The Royal Anthropological Institute, as part of its mission, seeks to maintain the highest standards of ethical conduct in the wide range of activities and practices that it finances, sponsors and represents. The Institute also seeks to exemplify best practice in the direct activities in which it is involved: publication, education and the curation of research material.  Given the diversity and scope of contemporary anthropology, the Institute itself does not promulgate, endorse or recommend any particular set of ethical guidelines, but rather serves as a clearing house for ethical guidelines more appropriately devised and maintained by its fraternal specialist associations which represent the different sub-fields of anthropology.

The RAI has developed the following guidelines with respect to its in-house activities:

• Archives

• Photo Collection

• Publications

• Film

 

Information on professional ethical guidelines for different areas of anthropology can be found as follows:

General:

1. American Anthropological Association:

• AAA Code of Ethics (1998)   

2. Brazilian Association of Anthropology:

• The Anthropologist's Code of Ethics

Archaeology:

1. World Archaeological Congress:

• WAC Code of Ethics

2. Society for American Archaeology:

• SAA Priciples of Archaeological Ethics

3. Institute of Field Archaeologists:

• IFA Codes, Guidelines & Standards

Biological Anthropology:

Much biological anthropology research falls within the framework of biomedical research, on which see:

1. World Medical Association:

• Declaration of Helsinki

2. More general ethical guidance on research involving human subjects is available on the MRC website at:

• MRC Ethics & Guidance

3. The American Association of Physical Anthropology has a web site named the ‘AAPA Position Statements’ which covers Ethics Codes, as well as their position on related subjects such as race, and teaching ‘creationsim’ in schools:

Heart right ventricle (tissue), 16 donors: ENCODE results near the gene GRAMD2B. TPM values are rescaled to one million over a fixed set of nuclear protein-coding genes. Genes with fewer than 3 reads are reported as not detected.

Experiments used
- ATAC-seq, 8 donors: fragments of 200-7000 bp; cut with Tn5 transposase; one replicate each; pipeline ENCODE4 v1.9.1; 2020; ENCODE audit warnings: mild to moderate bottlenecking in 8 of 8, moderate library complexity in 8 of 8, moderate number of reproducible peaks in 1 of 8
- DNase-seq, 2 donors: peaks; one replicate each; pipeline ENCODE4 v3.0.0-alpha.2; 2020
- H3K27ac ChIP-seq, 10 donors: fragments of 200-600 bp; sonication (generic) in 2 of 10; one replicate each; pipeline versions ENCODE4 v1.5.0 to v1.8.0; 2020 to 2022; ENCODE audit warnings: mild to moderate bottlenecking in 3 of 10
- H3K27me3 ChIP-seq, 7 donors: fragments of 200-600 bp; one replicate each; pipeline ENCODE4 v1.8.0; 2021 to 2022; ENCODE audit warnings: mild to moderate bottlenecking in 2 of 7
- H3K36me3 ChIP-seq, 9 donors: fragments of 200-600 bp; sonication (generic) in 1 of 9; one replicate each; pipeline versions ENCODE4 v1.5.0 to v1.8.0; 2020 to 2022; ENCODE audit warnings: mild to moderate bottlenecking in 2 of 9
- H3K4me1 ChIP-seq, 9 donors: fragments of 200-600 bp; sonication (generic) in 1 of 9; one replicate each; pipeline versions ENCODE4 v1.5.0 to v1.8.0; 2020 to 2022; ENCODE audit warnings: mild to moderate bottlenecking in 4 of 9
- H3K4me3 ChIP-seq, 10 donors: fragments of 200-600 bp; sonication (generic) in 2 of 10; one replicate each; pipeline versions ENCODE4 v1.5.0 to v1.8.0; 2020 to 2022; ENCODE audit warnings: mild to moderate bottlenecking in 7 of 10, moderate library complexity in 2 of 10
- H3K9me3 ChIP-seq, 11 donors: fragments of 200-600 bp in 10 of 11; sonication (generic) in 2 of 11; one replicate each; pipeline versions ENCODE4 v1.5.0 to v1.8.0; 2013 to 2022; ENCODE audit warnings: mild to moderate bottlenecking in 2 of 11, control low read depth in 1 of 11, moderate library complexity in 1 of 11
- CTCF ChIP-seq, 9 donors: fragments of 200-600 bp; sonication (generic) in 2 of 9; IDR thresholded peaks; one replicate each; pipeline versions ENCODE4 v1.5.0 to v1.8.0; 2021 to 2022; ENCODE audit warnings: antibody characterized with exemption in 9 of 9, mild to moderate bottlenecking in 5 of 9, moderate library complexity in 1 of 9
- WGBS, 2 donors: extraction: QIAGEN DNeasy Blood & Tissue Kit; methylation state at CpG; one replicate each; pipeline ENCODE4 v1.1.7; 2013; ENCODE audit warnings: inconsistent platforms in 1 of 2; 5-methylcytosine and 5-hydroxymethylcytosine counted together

• AAPA Code of Ethics

Ethnobiology:

The Code of Ethics of the International Society of Ethnobiology has its origins in the Declaration of Belém, agreed upon in 1988 at the founding of the International Society of Ethnobiology (in Belém, Brazil). The Code of Ethics was initiated in 1996 and completed in 2006. The final version, adopted by the ISE membership at the 11th International Congress of Ethnobiology in November 2006, supercedes all previous draft versions:

• Code of Ethics of the International Society of Ethnobiology

Forensic Anthropology:

There are two main bodies that provide either guidelines or statements on ethical practices relating to human remains:

1. The British Association for Biological Anthropology and Osteoarchaeology provides guidelines for ethical practice in relation to handling, storage, and analysis of human remains from archaeological sites, as well as an initial draft of a code of ethics:  

• BABAO Ethics & Standards

2. On the reburial and repatriation of human remains in particular see:

• BABAO Reburial & Repatriation

Museum Ethnography:

1. Museum Ethnographers Group:

Guidance Notes on Ethical Approaches in Museum Ethnography

2. Museums Association:

• Code of Ethics for Museums

Social and Cultural Anthropology:

1. Association of Social Anthropologists of the UK and the Commonwealth:

• ASA Ethics

2. Most research conducted by social and cultural anthropologists based in the United Kingdom work within the Research Ethics Framework (REF) authorised by the Economic and Social Research Council (ESRC):

• ESRC Research Ethics Framework

 

Short Research Ethics Bibliography 

 

Acknowledgments:

Arkadiusz Bentkowski, Alan Dangour, Brian Durrans, Roy Ellen, Susanne Hammacher, Gustaaf Houtman, Jonathan King, Patrick Mahoney, Julian Thomas, Sarah Walpole